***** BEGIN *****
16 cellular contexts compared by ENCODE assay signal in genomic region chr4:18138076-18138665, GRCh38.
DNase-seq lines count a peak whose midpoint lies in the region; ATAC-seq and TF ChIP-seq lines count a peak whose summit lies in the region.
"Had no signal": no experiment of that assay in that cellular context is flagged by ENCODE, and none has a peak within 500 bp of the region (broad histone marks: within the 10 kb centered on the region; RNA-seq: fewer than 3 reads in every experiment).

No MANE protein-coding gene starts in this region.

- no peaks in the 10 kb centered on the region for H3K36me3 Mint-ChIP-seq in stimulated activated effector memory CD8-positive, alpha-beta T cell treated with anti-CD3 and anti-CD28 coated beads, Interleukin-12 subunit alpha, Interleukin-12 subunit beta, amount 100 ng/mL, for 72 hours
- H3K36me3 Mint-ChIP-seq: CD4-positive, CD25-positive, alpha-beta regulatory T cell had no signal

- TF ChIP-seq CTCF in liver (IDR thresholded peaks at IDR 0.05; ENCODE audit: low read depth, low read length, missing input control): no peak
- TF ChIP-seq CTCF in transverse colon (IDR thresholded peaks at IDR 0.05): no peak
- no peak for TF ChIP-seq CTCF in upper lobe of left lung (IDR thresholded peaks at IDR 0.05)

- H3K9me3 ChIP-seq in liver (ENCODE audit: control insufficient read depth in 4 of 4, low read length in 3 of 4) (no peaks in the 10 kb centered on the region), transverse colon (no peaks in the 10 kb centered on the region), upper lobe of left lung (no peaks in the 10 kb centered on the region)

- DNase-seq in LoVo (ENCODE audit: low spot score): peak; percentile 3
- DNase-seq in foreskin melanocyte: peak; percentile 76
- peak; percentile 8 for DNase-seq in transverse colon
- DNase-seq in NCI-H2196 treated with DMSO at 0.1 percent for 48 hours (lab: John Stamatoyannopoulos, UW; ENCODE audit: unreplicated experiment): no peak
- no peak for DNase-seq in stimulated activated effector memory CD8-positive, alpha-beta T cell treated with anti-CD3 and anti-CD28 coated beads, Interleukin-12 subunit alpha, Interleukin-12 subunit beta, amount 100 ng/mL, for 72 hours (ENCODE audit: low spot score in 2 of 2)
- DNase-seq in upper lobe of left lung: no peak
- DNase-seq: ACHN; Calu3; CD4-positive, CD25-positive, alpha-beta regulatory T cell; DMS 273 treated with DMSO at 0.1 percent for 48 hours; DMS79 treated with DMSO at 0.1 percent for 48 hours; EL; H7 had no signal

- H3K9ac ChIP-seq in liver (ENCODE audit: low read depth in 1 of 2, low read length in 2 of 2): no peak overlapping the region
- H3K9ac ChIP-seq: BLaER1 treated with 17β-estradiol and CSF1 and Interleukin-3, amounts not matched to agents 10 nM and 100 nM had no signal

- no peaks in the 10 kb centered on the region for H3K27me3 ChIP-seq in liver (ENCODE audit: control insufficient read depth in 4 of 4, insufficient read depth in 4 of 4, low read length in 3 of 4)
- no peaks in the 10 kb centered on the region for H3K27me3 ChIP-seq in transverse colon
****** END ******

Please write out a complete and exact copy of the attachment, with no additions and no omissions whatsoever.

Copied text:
16 cellular contexts compared by ENCODE assay signal in genomic region chr4:18138076-18138665, GRCh38.
DNase-seq lines count a peak whose midpoint lies in the region; ATAC-seq and TF ChIP-seq lines count a peak whose summit lies in the region.
"Had no signal": no experiment of that assay in that cellular context is flagged by ENCODE, and none has a peak within 500 bp of the region (broad histone marks: within the 10 kb centered on the region; RNA-seq: fewer than 3 reads in every experiment).

No MANE protein-coding gene starts in this region.

- no peaks in the 10 kb centered on the region for H3K36me3 Mint-ChIP-seq in stimulated activated effector memory CD8-positive, alpha-beta T cell treated with anti-CD3 and anti-CD28 coated beads, Interleukin-12 subunit alpha, Interleukin-12 subunit beta, amount 100 ng/mL, for 72 hours
- H3K36me3 Mint-ChIP-seq: CD4-positive, CD25-positive, alpha-beta regulatory T cell had no signal

- TF ChIP-seq CTCF in liver (IDR thresholded peaks at IDR 0.05; ENCODE audit: low read depth, low read length, missing input control): no peak
- TF ChIP-seq CTCF in transverse colon (IDR thresholded peaks at IDR 0.05): no peak
- no peak for TF ChIP-seq CTCF in upper lobe of left lung (IDR thresholded peaks at IDR 0.05)

- H3K9me3 ChIP-seq in liver (ENCODE audit: control insufficient read depth in 4 of 4, low read length in 3 of 4) (no peaks in the 10 kb centered on the region), transverse colon (no peaks in the 10 kb centered on the region), upper lobe of left lung (no peaks in the 10 kb centered on the region)

- DNase-seq in LoVo (ENCODE audit: low spot score): peak; percentile 3
- DNase-seq in foreskin melanocyte: peak; percentile 76
- peak; percentile 8 for DNase-seq in transverse colon
- DNase-seq in NCI-H2196 treated with DMSO at 0.1 percent for 48 hours (lab: John Stamatoyannopoulos, UW; ENCODE audit: unreplicated experiment): no peak
- no peak for DNase-seq in stimulated activated effector memory CD8-positive, alpha-beta T cell treated with anti-CD3 and anti-CD28 coated beads, Interleukin-12 subunit alpha, Interleukin-12 subunit beta, amount 100 ng/mL, for 72 hours (ENCODE audit: low spot score in 2 of 2)
- DNase-seq in upper lobe of left lung: no peak
- DNase-seq: ACHN; Calu3; CD4-positive, CD25-positive, alpha-beta regulatory T cell; DMS 273 treated with DMSO at 0.1 percent for 48 hours; DMS79 treated with DMSO at 0.1 percent for 48 hours; EL; H7 had no signal

- H3K9ac ChIP-seq in liver (ENCODE audit: low read depth in 1 of 2, low read length in 2 of 2): no peak overlapping the region
- H3K9ac ChIP-seq: BLaER1 treated with 17β-estradiol and CSF1 and Interleukin-3, amounts not matched to agents 10 nM and 100 nM had no signal

- no peaks in the 10 kb centered on the region for H3K27me3 ChIP-seq in liver (ENCODE audit: control insufficient read depth in 4 of 4, insufficient read depth in 4 of 4, low read length in 3 of 4)
- no peaks in the 10 kb centered on the region for H3K27me3 ChIP-seq in transverse colon